• Cloud Mining scams occur in platforms that will market to retail buyers and investors to front capital to secure an ongoing stream on mining and reward. Some of these platforms will say they will provide the means to mine tokens – cloud mine on your behalf offering different pricing and profitability points. The platforms do not actually have the hash rates they say they do, and will not deliver the rewards following your down payment.

Spotting Cryptocurrency Scams

According to the United States Federal Trade Commission, you need to be on the lookout for big claims such as the following:

  • Guarantees of making money. These promises should not be believed as they indicate scams, even if it is endorsed by a celebrity or influencer since they can be easily faked.
  • Big pay-outs with guaranteed returns. “Guaranteed” returns should be a big red flag to anyone in the crypto space.
  • Free money. Promises of free money, whether in cash or crypto, are usually fake.
  • Big claims without details or explanations. Users in the space should be very skeptical about big claims with little detail or explanation.
  • Investing in projects where the founders have not made their identity publicly known.


  • To avoid being financially devastated if you are pulled into a scam, do not put money into digital currencies if you do not really understand how they work. Educate yourself before entering into any type of investment.
  • Check the websites and e-mail addresses you are dealing with
  • Projects that have been verified/certified by a trusted auditor such as Hacken are generally more credible. Always look for some sort of verification where possible.
  • Projects funded from mixers like Tornado Cash are generally more suspect since the project could be funded by washed funds. 
  • Avoid projects with anonymous founders and team members. 
  • Do not invest or trade based on unsubstantiated advice from somebody that you have only met online. In fact, don’t just take anyone’s unsupported claims, do your own research (DYOR), and go through as many credible sources as possible.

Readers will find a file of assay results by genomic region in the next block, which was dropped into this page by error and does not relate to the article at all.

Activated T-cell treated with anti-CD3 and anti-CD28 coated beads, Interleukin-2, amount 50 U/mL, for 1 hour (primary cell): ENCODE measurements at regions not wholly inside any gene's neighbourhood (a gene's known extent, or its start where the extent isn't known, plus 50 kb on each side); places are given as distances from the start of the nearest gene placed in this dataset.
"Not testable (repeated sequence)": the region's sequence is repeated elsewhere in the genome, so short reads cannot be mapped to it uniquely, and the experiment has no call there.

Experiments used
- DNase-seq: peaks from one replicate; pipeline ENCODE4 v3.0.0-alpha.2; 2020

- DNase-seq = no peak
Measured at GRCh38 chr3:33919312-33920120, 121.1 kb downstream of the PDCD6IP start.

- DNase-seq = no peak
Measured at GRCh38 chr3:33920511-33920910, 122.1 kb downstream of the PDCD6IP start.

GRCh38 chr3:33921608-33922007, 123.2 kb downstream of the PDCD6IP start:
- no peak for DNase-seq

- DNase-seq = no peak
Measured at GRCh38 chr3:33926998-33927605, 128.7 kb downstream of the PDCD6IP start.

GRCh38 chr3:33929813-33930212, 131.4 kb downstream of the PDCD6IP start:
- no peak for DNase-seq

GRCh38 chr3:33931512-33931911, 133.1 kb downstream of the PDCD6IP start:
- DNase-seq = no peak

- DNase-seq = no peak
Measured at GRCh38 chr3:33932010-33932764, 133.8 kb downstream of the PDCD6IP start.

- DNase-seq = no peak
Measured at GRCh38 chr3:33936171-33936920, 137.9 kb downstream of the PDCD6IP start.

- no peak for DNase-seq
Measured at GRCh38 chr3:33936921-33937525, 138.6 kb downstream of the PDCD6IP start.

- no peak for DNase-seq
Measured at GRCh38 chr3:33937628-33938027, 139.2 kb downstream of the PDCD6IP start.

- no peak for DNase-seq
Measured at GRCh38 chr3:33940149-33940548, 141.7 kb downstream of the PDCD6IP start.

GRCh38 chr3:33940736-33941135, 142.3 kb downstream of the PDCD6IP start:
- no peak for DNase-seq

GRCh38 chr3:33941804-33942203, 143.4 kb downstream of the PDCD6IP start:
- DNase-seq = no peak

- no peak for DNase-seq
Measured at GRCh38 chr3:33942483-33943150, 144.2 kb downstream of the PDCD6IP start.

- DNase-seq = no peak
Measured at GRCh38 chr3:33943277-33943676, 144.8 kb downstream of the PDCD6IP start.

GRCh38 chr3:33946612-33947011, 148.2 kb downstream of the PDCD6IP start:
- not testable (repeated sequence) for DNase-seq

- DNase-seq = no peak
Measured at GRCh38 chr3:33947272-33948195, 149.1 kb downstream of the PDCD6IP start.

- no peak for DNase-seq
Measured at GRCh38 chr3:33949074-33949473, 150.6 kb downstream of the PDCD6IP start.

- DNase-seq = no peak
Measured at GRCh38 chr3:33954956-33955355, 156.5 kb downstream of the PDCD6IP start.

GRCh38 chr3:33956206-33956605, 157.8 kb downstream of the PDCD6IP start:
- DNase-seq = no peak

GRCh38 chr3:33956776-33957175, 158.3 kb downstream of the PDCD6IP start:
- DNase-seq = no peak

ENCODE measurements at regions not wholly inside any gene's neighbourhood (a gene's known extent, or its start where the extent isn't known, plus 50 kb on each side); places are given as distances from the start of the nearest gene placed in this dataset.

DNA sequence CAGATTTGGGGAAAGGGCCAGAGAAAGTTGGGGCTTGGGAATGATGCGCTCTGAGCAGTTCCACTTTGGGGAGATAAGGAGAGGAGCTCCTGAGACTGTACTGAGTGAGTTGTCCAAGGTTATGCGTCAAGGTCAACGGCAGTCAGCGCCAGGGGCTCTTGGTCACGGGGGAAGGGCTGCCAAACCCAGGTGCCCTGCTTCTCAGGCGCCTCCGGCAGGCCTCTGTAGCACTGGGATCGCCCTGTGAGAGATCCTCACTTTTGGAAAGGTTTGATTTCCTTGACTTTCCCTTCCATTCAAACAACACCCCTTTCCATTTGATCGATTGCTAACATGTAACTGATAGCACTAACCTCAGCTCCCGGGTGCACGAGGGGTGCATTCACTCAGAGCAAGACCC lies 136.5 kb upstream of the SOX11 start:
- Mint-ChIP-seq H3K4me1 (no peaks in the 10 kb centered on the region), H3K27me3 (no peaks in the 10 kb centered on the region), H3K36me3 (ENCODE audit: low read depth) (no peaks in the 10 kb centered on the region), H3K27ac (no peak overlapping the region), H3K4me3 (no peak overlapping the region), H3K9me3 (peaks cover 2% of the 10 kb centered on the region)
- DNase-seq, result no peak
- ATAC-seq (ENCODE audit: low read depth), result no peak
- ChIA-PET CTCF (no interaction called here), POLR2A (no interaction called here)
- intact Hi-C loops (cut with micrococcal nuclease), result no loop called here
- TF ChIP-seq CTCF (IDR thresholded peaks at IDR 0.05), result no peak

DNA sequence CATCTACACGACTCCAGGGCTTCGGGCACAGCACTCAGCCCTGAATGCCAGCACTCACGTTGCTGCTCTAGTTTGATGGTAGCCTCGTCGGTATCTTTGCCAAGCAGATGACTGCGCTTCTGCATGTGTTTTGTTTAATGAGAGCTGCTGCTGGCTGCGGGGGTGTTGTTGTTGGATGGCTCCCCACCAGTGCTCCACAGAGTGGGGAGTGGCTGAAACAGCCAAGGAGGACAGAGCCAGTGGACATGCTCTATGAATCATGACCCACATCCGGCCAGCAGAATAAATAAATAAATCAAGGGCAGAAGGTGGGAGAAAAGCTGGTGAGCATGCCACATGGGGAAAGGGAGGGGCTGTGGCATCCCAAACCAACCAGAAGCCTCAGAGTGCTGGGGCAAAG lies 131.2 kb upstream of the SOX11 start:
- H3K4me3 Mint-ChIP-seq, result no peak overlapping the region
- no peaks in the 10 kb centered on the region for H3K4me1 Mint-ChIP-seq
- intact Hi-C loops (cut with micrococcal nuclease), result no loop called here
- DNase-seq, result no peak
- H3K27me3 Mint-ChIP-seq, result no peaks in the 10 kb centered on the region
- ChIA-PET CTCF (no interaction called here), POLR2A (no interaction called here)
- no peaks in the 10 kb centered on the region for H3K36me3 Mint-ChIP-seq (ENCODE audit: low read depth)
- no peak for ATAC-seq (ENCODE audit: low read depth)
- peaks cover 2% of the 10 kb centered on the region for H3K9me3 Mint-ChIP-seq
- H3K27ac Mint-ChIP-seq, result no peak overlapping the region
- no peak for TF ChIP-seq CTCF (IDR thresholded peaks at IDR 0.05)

• Be alert when it comes to social media promoting cryptocurrency giveaways. Free money is never really free, remember; if it’s too good to be true, it is.
  • Never share your private keys with anyone. Keep them safe. 

Summary  (TL:DR)

There are various scams being deployed throughout the world, they have been present even before blockchain. Today, these same scams that our mothers and fathers may know of are being used in cryptocurrency. Most these scams exploit your trust, by making you believe:

  • They are the legitimate organizations and companies that you have known to trust
  • They are celebrities that you respect
  • They are the friends and family members you know in real life
  • They are legitimate businesses that will give you large returns if you invest in them
  • That you will get rich quick by following their instructions

Be vigilant, if it’s too good to be true, it is. Never share delicate information such as passwords and keys. Always educate yourself and do your research using credible resources

  1. Social Engineering Scams : Interpol -
  2. What to know about Cryptocurrencies and scams : FTC -
  3. How to Improve Your Cybersecurity - 
  4. Security Pitfalls & Best Practices - 

About Hacken

Hacken is a cybersecurity auditor born in 2017 with a vision of transforming Web3 into a more ethical place. With 5+ years of experience, hundreds of blockchain partners, and thousands of secured crypto projects, Hacken protects technological businesses and crypto communities worldwide with the most competitive suite of professional cybersecurity services. 

Hacken in figures:

  • 1,070+ clients, including THORSTARTER, ConstitutionDAO, XTblock, Paribus, to name a few
  • 180+ partners including Avalanche, Polkastarter, CoinMarketCap, Weld Money, CoinGecko, Solana Foundation, Simplex, to name a few
  • 23/50 top crypto exchanges are Hacken clients
  • $10B in users’ assets saved from being stolen by hackers

Strategic goal: get a 20% share in the Web 3.0 cybersecurity market by 2024.

For more on Hacken follow them on: